“Redfin, to me, was my family and I put a lot of blood, sweat and tears into the company even with a lack of diversity which I tried to change,” Jean-Felix wrote in a post on LinkedIn. “How much more pain and disappointment can be added on to an open wound,” he questioned. Jean-Felix declined to comment further.

Kelman said the layoffs and furloughs were certified by an analyst to ensure that there was no “statistically significant evidence of bias.” But, in retrospect, offering former staffers the option of a severance package “really hurt” Redfin.

“You will have people who have fewer resources choose that because it’s in many cases tens of thousands of dollars, depending how long they’ve been here,” Kelman noted. “That’s when we saw an asymmetrical outcome. If you’re a manager who really cares about diversity, and I count myself as one of them, that drives you crazy.”

“Aim lower”
Tammareddi, who worked at Redfin for a year and a half before leaving in January 2019, said she discussed her career goals with one of the firm’s market managers in 2018. She expressed interest in a senior support manager role and the firm’s program management team.

When Tammareddi said she was eyeing these higher positions, she recalled, he told her she was being “too aggressive” and to “aim lower.”
“Telling candidates of color, in particular, that you have to move to Seattle has been fraught, because we don’t have as many Black people in Seattle as we should.”
Glenn Kelman, Redfin
Despite having five letters of recommendation written by internal references, Tammareddi said her application for the senior support manager position wasn’t taken seriously, and she was given a “courtesy” 15-minute interview with a recruiter. She felt that she was overqualified for the role.

“If you are an ambitious, driven and determined woman and a person of color at Redfin,” she said, “my experience was that management equates that to being aggressive, even if you are overqualified for the position.”
Tammareddi ultimately left, she said, because she felt certain managers were trying to get her fired and that she had a “target on [her] back for being an outspoken woman of color.” Those managers weren’t her direct supervisors but had been monitoring her use of time, she alleged.

Another former agent who worked at Redfin’s headquarters, who asked to remain anonymous, said after a decade with the firm, he applied for a market manager position. The agent, who is white, said he was granted a 15-minute Zoom interview, but it was clear to him that the company had hand-picked someone for the role before they began the official interviewing process.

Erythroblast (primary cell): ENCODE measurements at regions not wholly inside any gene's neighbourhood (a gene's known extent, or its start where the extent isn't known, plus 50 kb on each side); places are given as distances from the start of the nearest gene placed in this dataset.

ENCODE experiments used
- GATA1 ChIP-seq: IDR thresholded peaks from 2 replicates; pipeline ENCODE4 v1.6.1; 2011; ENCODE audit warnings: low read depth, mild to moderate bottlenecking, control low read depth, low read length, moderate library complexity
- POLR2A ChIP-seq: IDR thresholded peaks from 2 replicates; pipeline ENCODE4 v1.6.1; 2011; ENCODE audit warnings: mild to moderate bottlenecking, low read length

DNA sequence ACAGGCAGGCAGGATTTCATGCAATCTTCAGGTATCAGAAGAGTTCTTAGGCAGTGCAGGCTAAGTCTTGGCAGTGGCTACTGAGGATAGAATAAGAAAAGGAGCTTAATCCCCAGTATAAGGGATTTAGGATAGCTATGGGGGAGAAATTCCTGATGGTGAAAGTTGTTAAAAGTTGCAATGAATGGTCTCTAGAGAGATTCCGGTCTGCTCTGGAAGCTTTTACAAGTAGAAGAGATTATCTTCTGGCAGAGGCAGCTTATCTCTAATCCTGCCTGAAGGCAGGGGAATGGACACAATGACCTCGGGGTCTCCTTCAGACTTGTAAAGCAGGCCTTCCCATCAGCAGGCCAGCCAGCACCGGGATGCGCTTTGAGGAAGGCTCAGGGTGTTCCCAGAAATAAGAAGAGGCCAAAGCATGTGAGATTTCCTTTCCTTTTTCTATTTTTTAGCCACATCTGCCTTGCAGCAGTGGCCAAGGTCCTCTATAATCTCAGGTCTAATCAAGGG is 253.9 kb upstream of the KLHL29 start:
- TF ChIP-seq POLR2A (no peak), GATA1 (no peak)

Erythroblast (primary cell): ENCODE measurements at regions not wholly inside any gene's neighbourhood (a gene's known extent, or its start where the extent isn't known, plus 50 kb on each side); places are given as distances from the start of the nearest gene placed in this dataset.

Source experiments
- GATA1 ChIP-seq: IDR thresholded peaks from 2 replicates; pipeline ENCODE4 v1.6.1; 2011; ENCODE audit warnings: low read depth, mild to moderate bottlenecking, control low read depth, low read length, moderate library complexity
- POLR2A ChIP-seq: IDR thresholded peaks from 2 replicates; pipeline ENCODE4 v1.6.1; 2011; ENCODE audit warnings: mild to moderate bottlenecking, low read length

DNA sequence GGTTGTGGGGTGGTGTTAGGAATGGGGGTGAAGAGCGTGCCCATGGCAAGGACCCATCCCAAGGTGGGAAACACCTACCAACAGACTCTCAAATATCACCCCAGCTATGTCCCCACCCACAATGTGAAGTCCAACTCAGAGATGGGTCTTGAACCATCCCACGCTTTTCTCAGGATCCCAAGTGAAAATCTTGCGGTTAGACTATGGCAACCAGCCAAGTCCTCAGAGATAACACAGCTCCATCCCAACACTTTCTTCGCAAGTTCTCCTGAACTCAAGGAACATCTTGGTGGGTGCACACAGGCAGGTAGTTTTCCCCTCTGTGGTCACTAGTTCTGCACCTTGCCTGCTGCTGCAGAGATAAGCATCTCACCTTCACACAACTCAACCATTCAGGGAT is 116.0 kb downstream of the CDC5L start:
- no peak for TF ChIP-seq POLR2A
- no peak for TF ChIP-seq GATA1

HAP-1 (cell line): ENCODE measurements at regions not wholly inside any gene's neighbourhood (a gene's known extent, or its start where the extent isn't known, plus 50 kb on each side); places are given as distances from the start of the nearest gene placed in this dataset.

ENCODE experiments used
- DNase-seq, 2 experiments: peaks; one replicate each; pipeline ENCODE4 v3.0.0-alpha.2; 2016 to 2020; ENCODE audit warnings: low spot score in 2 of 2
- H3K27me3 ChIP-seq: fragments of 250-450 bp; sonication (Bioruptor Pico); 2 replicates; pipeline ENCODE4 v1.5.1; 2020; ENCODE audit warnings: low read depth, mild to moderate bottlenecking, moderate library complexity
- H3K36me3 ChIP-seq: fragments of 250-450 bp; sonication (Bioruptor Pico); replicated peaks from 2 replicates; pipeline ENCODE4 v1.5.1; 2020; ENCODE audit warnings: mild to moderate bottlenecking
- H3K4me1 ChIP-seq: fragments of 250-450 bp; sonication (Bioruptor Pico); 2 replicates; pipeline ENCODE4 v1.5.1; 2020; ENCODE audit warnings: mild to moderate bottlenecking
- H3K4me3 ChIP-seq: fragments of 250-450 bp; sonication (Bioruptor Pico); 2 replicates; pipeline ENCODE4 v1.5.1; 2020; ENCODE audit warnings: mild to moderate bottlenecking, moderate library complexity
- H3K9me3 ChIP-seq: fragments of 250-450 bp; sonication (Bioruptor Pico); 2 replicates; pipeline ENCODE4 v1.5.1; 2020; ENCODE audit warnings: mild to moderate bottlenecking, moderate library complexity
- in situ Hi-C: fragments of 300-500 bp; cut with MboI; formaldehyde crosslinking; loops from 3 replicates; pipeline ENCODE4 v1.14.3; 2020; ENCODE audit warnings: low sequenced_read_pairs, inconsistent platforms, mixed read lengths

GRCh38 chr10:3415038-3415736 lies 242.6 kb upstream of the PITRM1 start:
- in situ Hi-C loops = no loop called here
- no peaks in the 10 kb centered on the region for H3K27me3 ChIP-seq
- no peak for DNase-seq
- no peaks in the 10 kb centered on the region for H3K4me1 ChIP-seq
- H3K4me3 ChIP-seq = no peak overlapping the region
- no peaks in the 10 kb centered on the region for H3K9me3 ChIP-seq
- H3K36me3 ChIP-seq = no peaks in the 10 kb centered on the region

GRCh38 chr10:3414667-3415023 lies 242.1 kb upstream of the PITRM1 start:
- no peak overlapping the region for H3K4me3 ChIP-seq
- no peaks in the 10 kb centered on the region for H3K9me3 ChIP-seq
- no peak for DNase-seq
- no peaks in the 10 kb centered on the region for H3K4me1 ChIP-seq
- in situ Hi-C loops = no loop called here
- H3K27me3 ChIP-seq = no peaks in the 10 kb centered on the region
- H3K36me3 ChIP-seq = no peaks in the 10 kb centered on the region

He said he noticed a shift in the company’s culture after its initial public offering in 2017 and found there was less of an emphasis placed on helping agents grow. “It was very progressive and forward thinking,” he said. “Post-IPO, it was just essentially profit and shareholder driven.”
Kelman, who acknowledged that he didn’t speak to the former employees who spoke to TRD, said people at Redfin and other companies tend to “hire who they know” and draw from their social networks, which “doesn’t reinforce diversity.”
He said the company now keeps positions open for three months exclusively for candidates of color. A big challenge in diversifying Redfin, Kelman said, is bridging the gap between the agent side of the business and the higher-paying corporate roles at the company’s Seattle headquarters.
“We have to be really good at developing business skills that you don’t develop as an agent,” he said, “whether it’s writing software, whether it’s learning an income statement, whether it’s understanding statistical significance and analytics.”
But that comes at a cost for some employees.
“Telling candidates of color, in particular, that you have to move to Seattle has been fraught, because we don’t have as many Black people in Seattle as we should,” Kelman noted. “So we’re hopeful that there will be more cross-pollination, that there will be more opportunity, that there will be more mobility.”
Cynthia Wu, a former recruiter at Redfin who now works for Google, said she’s hopeful that the brokerage will deliver on its diversity goals.
She noted, however, that when she was starting out at Redfin a higher up pulled her aside and told her she was being “too aggressive” in a meeting. While she said that experience somewhat “dampened” how she approached her job, Wu described her experience at the company as a positive one.
“The only people who got ‘managed out’/let go/fired in my org were people of color. All had received consistent feedback about their personalities, attitudes, and communication style not meshing.”
Jay Bergeron, former Redfin product designer
She added that managers were intricately involved in the hiring process, which is typically ideal from a recruiter perspective but sometimes led to “overlooking candidates who have a non-traditional background.”
“Coded language”
Jay Bergeron, who worked as a product designer at Redfin’s Seattle headquarters for nearly two years, noted in a LinkedIn post that he had a mostly positive experience at the company. He also provided several recommendations for the firm to meet its diversity goals.
“Hold managers and executives accountable for the hiring, promotion, and retention for women and people of color in the company,” Bergeron wrote.
“During my time the only people who got ‘managed out’/let go/fired in my org were people of color. All had received consistent feedback about their personalities, attitudes, and communication style not meshing,” he added. “This is coded language.”
In response on LinkedIn, a Redfin executive said all managers are receiving inclusivity training this year, and the company is basing a significant portion of next year’s executive bonuses on increasing the company’s diversity.
But Tammareddi criticized the bonuses for senior managers.
“So, as a brown woman, I have a price tag on my head at Redfin, and execs make money off my employment,” she said.
Kelman said he was “puzzled” by Tammareddi’s criticism. And while he thinks the executive bonuses will be effective, he added, the company’s ready to “try something else” if not.
“We have to drive revenue growth, we have to drive profit,” Kelman said. “It’s the only way to sustain the business, but we also are not going to build a sustainable business or one that we’re proud of if we only recruit white real estate agents or white software engineers.”